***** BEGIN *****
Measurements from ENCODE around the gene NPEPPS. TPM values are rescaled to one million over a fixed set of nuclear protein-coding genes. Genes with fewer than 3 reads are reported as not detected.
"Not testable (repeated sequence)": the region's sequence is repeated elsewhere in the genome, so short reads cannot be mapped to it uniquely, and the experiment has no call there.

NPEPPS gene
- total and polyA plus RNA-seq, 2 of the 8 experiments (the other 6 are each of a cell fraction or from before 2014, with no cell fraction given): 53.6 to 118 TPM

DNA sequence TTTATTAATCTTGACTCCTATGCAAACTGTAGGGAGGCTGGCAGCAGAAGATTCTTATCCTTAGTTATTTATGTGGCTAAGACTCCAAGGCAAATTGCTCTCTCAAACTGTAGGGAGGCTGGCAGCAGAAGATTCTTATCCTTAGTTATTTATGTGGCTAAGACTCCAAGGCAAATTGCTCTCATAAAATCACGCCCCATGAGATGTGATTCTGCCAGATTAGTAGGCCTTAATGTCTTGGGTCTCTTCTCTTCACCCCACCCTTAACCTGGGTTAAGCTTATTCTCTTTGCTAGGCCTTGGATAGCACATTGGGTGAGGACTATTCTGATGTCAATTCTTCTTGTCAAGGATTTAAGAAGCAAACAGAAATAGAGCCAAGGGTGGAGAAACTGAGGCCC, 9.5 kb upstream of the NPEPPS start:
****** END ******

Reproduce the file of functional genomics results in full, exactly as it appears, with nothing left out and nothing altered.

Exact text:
Measurements from ENCODE around the gene NPEPPS. TPM values are rescaled to one million over a fixed set of nuclear protein-coding genes. Genes with fewer than 3 reads are reported as not detected.
"Not testable (repeated sequence)": the region's sequence is repeated elsewhere in the genome, so short reads cannot be mapped to it uniquely, and the experiment has no call there.

NPEPPS gene
- total and polyA plus RNA-seq, 2 of the 8 experiments (the other 6 are each of a cell fraction or from before 2014, with no cell fraction given): 53.6 to 118 TPM

DNA sequence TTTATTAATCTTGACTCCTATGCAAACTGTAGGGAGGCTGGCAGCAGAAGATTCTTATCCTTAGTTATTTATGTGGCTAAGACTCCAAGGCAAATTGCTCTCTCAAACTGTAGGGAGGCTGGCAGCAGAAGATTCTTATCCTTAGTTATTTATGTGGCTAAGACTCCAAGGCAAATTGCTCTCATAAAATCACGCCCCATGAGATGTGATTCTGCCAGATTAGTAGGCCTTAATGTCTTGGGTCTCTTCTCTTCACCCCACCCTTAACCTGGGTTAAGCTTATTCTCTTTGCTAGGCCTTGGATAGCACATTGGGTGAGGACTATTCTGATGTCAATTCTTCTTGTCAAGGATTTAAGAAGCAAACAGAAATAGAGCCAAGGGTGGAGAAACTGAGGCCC, 9.5 kb upstream of the NPEPPS start: